Jim de Bree | Proposition 6 Is a Vote for Toll Roads
By James de Bree
Wednesday, October 31st, 2018

In California we drive on freeways. If you drive back east you will note that they are called expressways.

Expressways are designed to be “express highways” with controlled access and no intersections. Freeways, as the name implies, are toll-free expressways.

Substantial portions of expressways are funded by charging tolls. A freeway is so named because it can be traversed for free (i.e., without paying a toll).

Of course no road is truly free to the user. Road construction and maintenance is expensive.

In California, we have historically enjoyed free access to our highways because their maintenance and construction has been funded, in large measure, by fuel taxes. That is the principal reason why our fuel taxes are so high relative to other states.

When I was working, I traveled extensively across the country and drove on many toll roads. Tolls are inconvenient and expensive.

Nationally many roads are built or refurbished using public/private partnerships. Virtually all of these involve toll roads financed by expensive Wall Street money that increases the cost to people who use the roads.

Last year, the California Legislature passed Senate Bill 1, which increased fuel taxes and DMV fees — largely to pay for deferred highway infrastructure construction and maintenance. Since the Democrats had super majorities in the Legislature, they were able to enact a tax increase despite Republican objections.

The Republicans called foul, and in an effort to stir up their base, sponsored a ballot initiative, Proposition 6, to repeal the tax increase and to require that any future increases be passed by a majority of the voters.

Unfortunately, this measure is more about politics than about sound tax policy.

Gas taxes are extremely unpopular because they result in an immediate price increase at the pump.

However, according to a 2013 California Department of Transportation study, in 1970 fuel taxes accounted for approximately 32 percent of the price of gas. By 2010, that dropped to 17 percent.

Had fuel taxes kept pace with the price of gas, fuel taxes would be about $1.20/gallon today.

Prior to 2017, fuel taxes were last increased in 1994. After the 2017 increase, fuel taxes on gas are about 47 cents a gallon. I recently paid $3.75/gallon, so that means about 12.5 percent of my purchase went to state fuel tax.

Furthermore, cars are more fuel efficient, so a gallon of gas can be used to travel further than in 1970. This translates into less tax collected per mile driven.

Unfortunately, road construction and maintenance costs have escalated faster than inflation. According to the U.S. Department of Transportation, California highway construction costs increased 143 percent between 2003 and 2016.

In this historical context, the fuel tax increase enacted in 2017 is not that unreasonable.

In 1970, California roads and highways were the envy of the nation because back then we adequately funded them.

In a recent Signal column, State Sen. Scott Wilk said, “At least 30 percent of SB 1 funds have been diverted to non-road programs such as job training for felons.”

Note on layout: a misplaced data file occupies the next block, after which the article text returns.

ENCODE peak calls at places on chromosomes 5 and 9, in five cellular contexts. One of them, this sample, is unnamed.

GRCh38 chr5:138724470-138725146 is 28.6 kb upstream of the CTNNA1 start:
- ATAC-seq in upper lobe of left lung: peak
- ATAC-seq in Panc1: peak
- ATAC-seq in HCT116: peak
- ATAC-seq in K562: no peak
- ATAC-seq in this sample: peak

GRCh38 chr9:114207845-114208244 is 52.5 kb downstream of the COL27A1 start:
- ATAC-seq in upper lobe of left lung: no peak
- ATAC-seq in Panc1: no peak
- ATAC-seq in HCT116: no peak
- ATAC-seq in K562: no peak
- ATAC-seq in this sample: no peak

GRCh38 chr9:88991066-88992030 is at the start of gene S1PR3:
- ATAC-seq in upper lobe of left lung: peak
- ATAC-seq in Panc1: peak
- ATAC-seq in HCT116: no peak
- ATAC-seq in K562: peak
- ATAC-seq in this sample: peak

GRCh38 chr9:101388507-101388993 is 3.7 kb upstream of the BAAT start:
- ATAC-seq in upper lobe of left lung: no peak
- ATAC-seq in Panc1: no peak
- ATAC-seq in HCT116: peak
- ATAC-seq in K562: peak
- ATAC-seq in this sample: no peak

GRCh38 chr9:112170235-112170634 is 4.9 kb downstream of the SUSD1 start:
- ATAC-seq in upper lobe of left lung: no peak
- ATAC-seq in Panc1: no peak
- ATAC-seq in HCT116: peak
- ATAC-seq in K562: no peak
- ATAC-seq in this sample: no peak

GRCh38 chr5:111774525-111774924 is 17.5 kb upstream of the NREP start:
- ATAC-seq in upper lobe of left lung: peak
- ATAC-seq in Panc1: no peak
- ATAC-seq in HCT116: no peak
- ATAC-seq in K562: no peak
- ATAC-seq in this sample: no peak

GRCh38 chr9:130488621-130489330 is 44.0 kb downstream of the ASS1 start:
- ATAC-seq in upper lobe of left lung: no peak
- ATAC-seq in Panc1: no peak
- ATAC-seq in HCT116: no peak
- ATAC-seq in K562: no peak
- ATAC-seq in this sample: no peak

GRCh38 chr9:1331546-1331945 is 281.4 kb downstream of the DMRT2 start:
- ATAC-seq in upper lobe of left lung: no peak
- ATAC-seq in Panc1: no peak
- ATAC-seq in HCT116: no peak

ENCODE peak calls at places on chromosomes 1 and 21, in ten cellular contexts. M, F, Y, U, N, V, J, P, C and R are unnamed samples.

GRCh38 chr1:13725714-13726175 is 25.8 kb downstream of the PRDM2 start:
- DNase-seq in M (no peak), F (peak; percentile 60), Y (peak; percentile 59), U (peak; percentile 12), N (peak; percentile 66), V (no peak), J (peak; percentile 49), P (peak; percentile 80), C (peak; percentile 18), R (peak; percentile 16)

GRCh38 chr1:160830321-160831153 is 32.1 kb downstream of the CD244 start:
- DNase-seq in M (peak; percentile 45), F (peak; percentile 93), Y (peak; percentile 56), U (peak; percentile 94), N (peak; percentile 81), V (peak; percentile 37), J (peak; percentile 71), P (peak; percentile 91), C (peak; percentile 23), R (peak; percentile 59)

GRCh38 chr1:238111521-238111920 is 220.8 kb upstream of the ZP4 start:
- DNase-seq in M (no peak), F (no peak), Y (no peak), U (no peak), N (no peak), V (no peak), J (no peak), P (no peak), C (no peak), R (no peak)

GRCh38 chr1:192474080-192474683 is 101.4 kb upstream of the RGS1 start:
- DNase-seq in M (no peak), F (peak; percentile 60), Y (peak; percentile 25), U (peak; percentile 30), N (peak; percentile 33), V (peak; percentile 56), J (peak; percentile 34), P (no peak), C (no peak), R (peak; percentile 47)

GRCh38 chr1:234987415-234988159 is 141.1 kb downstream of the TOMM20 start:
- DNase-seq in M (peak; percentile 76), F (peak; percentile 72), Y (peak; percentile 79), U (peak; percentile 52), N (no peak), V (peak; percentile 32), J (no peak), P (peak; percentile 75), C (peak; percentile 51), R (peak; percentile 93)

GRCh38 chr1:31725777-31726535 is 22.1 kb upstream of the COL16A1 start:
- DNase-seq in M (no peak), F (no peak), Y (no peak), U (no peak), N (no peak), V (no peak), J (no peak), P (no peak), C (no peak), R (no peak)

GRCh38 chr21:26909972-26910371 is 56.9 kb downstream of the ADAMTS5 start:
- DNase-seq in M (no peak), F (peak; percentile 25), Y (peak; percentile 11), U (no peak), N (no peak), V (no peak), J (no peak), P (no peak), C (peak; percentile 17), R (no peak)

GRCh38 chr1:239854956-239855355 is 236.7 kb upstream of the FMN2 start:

Politifact, an independent fact checking organization, analyzed this claim and found it to be mostly false inasmuch as it “contains some element of truth but ignores critical facts that would give a different impression.” The detailed analysis can be found at www.politifact.com/california/statements/2017/may/19/melissa-melendez/jerry-brown-proposing-divert-30-percent-new-gas-ta/.

According to Politifact, in the 2017-2018 fiscal year about 29 percent of the SB1 funds will be spent on non-road projects. The largest component of the non-road spending (about 26 percent of the total budget) is for allocations to local governments to fund mass transit. Total workforce development training expenditures for the year (presumably including those referred to by Mr. Wilk) are $5 million out of $2.8 billion of taxes collected (less than 0.2 percent).

Possibly the worst aspect of Proposition 6 is the requirement that any future fuel tax/DMV fee increase must be approved by a majority of the voters. While this sounds emotionally appealing, historically voters have only approved tax increases that they think will be borne by the rich. We will never again see a fuel tax increase if Proposition 6 passes.

California’s state finances are overly dependent on an excessively progressive income tax that is a highly volatile revenue source incapable of financing our transportation infrastructure. The inability to raise fuel taxes to keep pace with the cost of expanding and maintaining the infrastructure mandates state reliance on public-private partnerships, which will mean, among other things, more toll roads.

Those public-private partnerships will introduce high-cost Wall Street money as the financier of our transportation infrastructure.

Two years ago, I prepared a white paper on school bond measures and concluded that Wall Street’s influence was driving up the taxpayer’s cost of financing school construction. Why should we believe Wall Street’s involvement in public-private partnerships will not similarly increase our road and highway costs?

Join me in voting no on Proposition 6.

Jim de Bree is a semi-retired CPA who resides in Valencia.